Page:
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BOOK REVIEWS & ANNOUNCEMENTS

In this edition of the Genealogy Newsline, I am reviewing two books, and reprinting several reviews from the last issue.

THE HIDDEN HALF OF THE FAMILY: A SOURCEBOOK FOR WOMEN’S GENEALOGY; by Christina K. Schaefer; Published 1999, Reprinted, 2008; 310 pp

By law and by custom, women’s individual identities have been subsumed by those of their husbands. For centuries women were not allowed to own real estate in their own name, sign a deed, devise a will, or enter into contracts, and even their citizenship and their position as head of household have been in doubt. Finding women in traditional genealogical record sources, therefore, presents the researcher with a unique challenge, for census records, wills, land records, pension records–the conventional sources of genealogical identification–all have to be viewed in a different perspective if we are to establish the genealogical identity of our female ancestors.

Whether listed under their maiden names, married names, patronymic/matronymic surnames or some other permutation, or hidden under such terms as “Mrs.,” “Mistress,” “goodwife,” “wife of,” or even “daughter of,” it is clear that women are hard to find. But while women may never be as easy to locate as their male counterparts, Christina Schaefer here pioneers an approach to the problem that just might set genealogy on its head! And her solution is simplicity itself: Look closely at those areas where the female ancestor interacts with the government and the legal system, she advises, where law, precedent, and even custom mandate the unequivocal identification of all parties, male and female. According to this thesis, the legal status of women at any point in time is the key to unraveling the identity of the female ancestor, and therefore this work highlights those laws, both federal and state, that indicate when a woman could own real estate in her own name, devise a will, enter into contracts, and so on.

The first part of the book–a lengthy and informative introduction–deals with the special ways women are dealt with in federal records such as immigration records, passports, naturalization records, census enumerations, land records, military records, and records dealing with minorities. All such records are discussed with reference to their impact on women, as are a group of miscellaneous, non-governmental records, including newspapers, cemetery records, city directories, church records, and state laws covering common law marriages and marriage and divorce registration.

The bulk of this absorbing new reference work, however, deals with the individual states, showing how their laws, records, and resources can be used in determining female identity. Each state section begins with a time line of events, i.e. important dates in the state’s history, following which is a detailed listing of eight key categories of information:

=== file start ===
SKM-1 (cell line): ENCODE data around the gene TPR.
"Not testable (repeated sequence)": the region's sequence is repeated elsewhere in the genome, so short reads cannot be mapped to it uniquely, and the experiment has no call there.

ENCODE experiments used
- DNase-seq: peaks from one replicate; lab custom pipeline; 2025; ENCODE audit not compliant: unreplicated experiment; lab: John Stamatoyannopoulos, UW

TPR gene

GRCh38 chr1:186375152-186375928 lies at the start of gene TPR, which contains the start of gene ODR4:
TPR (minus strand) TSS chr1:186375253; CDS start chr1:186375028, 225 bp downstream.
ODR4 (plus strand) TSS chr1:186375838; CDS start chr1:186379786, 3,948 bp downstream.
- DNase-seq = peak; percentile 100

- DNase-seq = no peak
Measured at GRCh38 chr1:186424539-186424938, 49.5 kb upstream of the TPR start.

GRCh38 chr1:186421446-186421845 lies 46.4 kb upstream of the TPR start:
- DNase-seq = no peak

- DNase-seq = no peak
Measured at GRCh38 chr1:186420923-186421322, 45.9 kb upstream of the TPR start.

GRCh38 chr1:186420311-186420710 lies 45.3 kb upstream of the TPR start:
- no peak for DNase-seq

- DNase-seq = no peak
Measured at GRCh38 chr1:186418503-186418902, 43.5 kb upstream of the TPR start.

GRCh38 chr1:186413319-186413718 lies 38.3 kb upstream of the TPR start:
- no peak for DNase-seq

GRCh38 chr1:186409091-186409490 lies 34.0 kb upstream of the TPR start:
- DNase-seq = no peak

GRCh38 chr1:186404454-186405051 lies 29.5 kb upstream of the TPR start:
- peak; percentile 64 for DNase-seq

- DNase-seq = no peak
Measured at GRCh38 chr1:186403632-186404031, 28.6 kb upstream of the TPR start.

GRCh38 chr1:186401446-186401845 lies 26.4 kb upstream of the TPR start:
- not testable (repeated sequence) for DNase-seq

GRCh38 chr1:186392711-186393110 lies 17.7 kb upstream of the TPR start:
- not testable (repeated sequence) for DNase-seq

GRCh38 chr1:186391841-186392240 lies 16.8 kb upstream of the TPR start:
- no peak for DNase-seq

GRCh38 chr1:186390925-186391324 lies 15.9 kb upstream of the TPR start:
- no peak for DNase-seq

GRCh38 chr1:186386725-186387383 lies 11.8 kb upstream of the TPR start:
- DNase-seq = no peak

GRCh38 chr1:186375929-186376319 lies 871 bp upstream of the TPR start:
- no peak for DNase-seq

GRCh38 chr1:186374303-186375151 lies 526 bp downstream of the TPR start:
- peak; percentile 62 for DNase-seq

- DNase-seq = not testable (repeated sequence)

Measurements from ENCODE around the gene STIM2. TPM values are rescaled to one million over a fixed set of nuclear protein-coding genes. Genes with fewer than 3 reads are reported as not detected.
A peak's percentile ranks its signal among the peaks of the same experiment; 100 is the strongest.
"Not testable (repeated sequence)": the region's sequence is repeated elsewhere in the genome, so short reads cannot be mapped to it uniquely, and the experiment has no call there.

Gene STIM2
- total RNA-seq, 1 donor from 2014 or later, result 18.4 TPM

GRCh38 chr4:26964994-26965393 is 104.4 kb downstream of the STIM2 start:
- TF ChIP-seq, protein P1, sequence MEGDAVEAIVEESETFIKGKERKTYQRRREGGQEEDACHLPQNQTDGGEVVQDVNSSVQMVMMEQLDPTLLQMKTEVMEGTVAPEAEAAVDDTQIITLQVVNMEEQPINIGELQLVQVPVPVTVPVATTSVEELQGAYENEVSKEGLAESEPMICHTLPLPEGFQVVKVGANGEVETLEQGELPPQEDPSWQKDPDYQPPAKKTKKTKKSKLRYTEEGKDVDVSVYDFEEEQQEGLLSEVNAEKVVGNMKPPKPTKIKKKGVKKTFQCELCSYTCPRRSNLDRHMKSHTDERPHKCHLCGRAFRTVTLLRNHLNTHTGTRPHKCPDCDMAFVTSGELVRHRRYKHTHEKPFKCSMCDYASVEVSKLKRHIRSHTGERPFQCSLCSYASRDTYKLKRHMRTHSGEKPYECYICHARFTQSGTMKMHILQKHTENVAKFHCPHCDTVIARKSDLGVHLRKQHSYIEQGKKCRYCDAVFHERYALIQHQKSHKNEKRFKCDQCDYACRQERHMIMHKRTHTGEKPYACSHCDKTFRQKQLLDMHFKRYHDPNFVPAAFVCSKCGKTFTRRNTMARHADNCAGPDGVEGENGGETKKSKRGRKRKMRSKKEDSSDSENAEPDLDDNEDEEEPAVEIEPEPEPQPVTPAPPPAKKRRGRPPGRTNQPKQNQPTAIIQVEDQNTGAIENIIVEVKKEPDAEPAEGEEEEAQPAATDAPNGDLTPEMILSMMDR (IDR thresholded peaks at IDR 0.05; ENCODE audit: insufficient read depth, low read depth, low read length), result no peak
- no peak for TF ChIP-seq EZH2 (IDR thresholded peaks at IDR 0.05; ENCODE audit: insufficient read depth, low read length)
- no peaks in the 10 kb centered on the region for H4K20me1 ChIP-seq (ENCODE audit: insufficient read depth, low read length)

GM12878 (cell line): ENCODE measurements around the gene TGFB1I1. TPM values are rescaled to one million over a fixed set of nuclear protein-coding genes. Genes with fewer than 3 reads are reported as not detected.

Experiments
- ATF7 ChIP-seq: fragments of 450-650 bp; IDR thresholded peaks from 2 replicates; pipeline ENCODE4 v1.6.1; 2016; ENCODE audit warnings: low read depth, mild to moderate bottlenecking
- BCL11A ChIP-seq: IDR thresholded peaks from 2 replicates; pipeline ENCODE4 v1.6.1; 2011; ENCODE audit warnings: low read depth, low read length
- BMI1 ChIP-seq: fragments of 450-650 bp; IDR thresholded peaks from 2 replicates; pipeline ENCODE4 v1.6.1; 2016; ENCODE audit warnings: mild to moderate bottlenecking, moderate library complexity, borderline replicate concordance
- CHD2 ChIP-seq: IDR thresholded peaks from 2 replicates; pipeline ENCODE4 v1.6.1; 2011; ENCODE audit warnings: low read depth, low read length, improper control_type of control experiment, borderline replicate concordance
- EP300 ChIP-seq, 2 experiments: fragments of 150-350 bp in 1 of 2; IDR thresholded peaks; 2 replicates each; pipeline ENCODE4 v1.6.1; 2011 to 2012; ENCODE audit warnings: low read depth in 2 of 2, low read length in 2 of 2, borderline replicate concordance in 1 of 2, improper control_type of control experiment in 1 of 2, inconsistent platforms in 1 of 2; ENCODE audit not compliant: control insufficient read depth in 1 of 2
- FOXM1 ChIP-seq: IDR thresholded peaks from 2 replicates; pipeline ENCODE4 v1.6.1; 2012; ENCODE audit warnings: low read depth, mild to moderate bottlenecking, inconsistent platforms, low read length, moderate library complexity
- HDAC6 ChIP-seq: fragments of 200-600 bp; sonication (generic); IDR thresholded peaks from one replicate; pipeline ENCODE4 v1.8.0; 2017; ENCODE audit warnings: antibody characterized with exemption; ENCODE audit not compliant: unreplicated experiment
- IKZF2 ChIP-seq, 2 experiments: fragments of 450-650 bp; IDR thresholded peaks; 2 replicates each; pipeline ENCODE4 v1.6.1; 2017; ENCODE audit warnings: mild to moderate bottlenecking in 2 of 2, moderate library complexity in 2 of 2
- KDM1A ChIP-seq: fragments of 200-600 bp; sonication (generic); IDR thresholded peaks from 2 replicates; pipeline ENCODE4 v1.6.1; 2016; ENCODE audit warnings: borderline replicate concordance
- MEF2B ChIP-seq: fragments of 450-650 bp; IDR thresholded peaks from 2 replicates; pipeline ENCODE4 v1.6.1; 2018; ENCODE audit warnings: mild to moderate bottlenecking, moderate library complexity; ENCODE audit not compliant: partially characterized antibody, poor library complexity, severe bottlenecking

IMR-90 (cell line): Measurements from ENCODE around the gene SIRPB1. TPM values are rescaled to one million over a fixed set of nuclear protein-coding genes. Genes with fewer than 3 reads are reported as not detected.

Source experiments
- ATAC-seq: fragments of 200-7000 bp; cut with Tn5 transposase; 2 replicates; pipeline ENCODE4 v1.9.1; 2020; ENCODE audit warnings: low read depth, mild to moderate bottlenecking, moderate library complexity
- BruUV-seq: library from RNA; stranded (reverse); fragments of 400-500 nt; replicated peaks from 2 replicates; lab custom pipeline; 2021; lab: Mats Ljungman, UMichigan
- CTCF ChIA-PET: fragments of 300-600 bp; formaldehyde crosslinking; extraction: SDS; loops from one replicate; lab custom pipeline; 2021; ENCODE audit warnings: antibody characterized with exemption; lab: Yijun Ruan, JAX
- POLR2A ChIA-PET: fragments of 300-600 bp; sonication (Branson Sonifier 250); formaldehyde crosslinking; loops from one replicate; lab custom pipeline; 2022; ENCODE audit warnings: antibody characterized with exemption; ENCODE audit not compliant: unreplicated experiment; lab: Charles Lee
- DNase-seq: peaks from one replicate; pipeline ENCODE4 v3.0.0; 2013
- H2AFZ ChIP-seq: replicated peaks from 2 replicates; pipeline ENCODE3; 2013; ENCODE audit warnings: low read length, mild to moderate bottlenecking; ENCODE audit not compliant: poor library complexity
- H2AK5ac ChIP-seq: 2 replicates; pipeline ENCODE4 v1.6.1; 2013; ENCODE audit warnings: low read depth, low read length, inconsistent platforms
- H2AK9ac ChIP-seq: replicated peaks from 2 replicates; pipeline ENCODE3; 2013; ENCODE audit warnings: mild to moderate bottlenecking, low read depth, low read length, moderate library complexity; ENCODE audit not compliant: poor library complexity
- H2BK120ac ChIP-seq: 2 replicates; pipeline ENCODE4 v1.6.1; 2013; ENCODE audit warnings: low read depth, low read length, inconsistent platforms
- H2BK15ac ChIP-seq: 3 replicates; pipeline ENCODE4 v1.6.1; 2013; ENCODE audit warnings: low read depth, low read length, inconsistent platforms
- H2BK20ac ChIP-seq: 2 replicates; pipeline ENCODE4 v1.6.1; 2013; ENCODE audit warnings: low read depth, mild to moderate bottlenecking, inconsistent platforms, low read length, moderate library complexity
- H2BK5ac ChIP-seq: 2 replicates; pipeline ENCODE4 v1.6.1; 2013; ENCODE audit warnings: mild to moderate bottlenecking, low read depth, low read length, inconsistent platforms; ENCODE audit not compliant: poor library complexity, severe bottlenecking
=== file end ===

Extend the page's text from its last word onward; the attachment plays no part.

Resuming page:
(1) Marriage and Divorce (marriage and divorce laws and where to find marriage and divorce records);
(2) Property and Inheritance (women’s legal status in a state as reflected in statute law, code, and legislative acts);
(3) Suffrage (information as to when any voting rights were granted prior to the ratification of the 19th Amendment in 1920);
(4) Citizenship (dates when residents of an area became U.S. citizens);
(5) Census Information (special notes on searching federal, state, and territorial enumerations);
(6) Other (information on welfare, pensions, and other laws affecting women);
(7) Bibliography (books and articles relating to women in the state, historical and biographical sources, and publications regarding legal history and jurisprudence); and
(8) Selected Resources for Women’s History (addresses of state archives, historical societies, and libraries; women’s studies programs, women’s history programs);
(9) and more.

This engrossing new work is as amazing as it is informative: amazing because it shows how women have been written out of genealogical history; informative because it demonstrates how their identities can be recovered. This is a new and promising path in genealogy, suggesting fruitful avenues of research and many new possibilities.

The Hidden Half of the Family is available at Family Roots Publishing, at 5% off with FREE Shipping through Midnight MST April 5, 2011.

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THE GENEALOGISTS GOOGLE TOOLBOX, by Lisa Louise Cook; 2011, Soft Cover; 209 pp; 8.5×11

This new book on using Google for genealogy is an excellent volume. Lisa is known for her Genealogy Gems podcast website, and had become a popular speaker on the lecture circuit during the last couple of years. She lectured on using Google Earth at RootsTech, which was very well received.

According to Lisa, this volume is “right up to date,” giving the latest information about using the features of Google. This is a great guidebook, in that it’s heavily illustrated and geared toward showing the genealogist how to use many of the free online “tools” that Google has made available to us.

The use of the “tools” is laid out in a step-by-step manner that anyone can follow. The first 5 chapters all deal with Google’s Search abilities, followed by chapters on Google Alerts, Gmail, iGoogle, Books, News Timeline, Translation, YouTube & Video, Google Earth (in all its glory!), Family History Tour Maps, and an amazing “How to” index at the back.

Following is a list of the chapters found in the volume:

  • Introduction
  • Chapter 1: Caffeine & Search Options Column
  • Chapter 2: Basic & Advanced Search
  • Chapter 3: Search Strategies for High-Quality Results
  • Chapter 4: Site Search & Resurrecting Web Sites
  • Chapter 5: Image Search
  • Chapter 6: Google Alerts
  • Chapter 7: Gmail
  • Chapter 8: iGoogle – Your Personal Genealogy Home Page
  • Chapter 9: Google Books
  • Chapter 10: Google News Timeline
  • Chapter 11: Google Translate & Translation Toolkit
  • Chapter 12: YouTube & Google Video